Why Child Psychiatry
I was a hyperactive child and my hard-working parents took full advantage of the local YMCA in Norfolk to keep me busy and engaged. Through the Y, I was exposed to all kinds of athletic activities, enabling me to develop athletic abilities, discipline and teaching skills. I started swimming at 6 years of age. By twelve I was an assistant swim instructor and junior lifeguard. I started judo lessons at 10, swimming in the morning and participating in judo competitions in the afternoon. This regimen occupied my weekends and summers. By the time I was in junior high I had a plan to use my judo training to qualify for the Granby High wrestling team, under the tutelage of the top high school wrestling coach in the country. My parents didn’t have a lot of money, but I knew if I wrestled for Coach Billy Martin and kept my grades up, a wrestling scholarship would allow me to attend the college of my choice. I was an All-American wrestler my senior year and sure enough, I was offered admission to every school that had a wrestling program. I chose the University of Virginia for pre-med where I won the ACC wrestling championship my freshman year, before withdrawing with injuries to focus on my studies.
I studied science to learn how the world works and then medicine to understand how the body works. Medicine led to psychiatry to learn how the mind works, and then child psychiatry to understand how children work, and how to ease their struggles.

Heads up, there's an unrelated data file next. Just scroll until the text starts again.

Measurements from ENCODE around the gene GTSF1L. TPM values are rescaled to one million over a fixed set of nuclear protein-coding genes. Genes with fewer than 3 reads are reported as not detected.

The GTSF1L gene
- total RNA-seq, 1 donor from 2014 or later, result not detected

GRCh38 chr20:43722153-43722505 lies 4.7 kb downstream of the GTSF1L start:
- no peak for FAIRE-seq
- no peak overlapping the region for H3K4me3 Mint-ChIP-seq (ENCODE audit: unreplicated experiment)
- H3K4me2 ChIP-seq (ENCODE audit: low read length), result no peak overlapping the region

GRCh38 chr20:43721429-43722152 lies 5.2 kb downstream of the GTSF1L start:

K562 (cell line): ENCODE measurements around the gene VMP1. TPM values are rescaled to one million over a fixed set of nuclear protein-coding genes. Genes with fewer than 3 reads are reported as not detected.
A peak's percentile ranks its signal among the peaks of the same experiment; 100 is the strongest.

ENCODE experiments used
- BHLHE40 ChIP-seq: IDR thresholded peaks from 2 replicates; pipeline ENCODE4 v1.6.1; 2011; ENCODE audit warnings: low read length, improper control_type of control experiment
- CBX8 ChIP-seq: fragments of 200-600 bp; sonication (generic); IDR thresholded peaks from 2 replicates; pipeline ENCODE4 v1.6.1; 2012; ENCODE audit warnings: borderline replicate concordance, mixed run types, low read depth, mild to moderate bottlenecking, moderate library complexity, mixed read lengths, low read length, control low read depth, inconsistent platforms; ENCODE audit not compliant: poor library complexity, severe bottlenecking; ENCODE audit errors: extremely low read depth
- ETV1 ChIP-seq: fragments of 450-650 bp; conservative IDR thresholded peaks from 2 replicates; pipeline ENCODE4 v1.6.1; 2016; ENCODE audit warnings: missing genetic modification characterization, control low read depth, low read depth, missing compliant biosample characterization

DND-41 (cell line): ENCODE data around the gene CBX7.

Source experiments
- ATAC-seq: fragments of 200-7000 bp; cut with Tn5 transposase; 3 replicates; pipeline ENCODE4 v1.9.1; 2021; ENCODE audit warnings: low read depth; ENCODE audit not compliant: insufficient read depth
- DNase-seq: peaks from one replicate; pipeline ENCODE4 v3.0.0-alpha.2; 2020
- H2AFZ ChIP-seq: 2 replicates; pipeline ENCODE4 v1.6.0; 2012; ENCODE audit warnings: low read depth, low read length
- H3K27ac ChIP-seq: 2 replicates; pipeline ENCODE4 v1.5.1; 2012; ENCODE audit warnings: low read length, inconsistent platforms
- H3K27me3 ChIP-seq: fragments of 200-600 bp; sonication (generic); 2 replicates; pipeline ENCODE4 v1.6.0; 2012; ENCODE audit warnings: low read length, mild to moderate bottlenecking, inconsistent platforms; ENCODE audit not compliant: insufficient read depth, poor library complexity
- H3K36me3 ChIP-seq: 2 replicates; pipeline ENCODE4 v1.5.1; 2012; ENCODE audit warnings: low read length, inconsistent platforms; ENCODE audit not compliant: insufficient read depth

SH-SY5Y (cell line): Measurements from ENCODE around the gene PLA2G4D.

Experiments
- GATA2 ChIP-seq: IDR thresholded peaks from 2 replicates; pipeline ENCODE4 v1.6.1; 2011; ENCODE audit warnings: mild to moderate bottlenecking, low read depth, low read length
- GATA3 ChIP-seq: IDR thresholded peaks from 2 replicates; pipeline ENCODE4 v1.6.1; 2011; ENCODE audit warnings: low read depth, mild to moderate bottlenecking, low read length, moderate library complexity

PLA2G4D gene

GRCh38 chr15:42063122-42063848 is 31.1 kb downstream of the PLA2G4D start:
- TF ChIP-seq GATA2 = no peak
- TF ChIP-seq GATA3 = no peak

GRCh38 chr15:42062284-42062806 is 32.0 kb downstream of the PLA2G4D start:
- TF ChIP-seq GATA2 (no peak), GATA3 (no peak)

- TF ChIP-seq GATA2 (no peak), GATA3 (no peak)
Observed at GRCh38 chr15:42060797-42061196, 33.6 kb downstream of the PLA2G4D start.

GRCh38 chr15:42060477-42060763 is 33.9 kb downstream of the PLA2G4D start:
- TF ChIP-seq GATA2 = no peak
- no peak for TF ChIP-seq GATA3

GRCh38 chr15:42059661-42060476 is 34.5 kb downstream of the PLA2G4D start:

Through most of high school and college I held jobs as a camp counselor, coach, academic tutor and hospital orderly. I found I had a knack for working with children and my favorite jobs involved teaching and mentoring them. I think I got this from my years at the YMCA and from my dad. As a child, I loved watching him use magic tricks to entertain the boisterous children brought in by harried parents into his little furniture store. The longer Dad occupied the kids, the longer their parents could shop.
I have spent the past 40 years working with adults and children, mostly military families. Most of the children were depressed or mistreated or struggling to overcome physical challenges, autism, attention issues, depression, anxiety, loss, or simply the challenges of living.
Child psychiatry is a medical specialty unlike all others. Evaluating and treating a child at the very origin of their psychological challenge can have a significant impact on their emotional wellbeing for the rest of their lives. Through a ripple-effect, the positive benefits of treatment extended out to their families, friends, and to future spouses, children and grandchildren. Helping one helps many. I still receive cards from adults whom I treated as children, now bragging about their own children.
My professors taught me a lot, but my patients have taught me so much more. Having the privilege of being privy to their lives has done more than anything else to assure me that we all have struggles yet do our best to rise to the challenges. Helping others has helped me be a better physician, spouse, parent and person.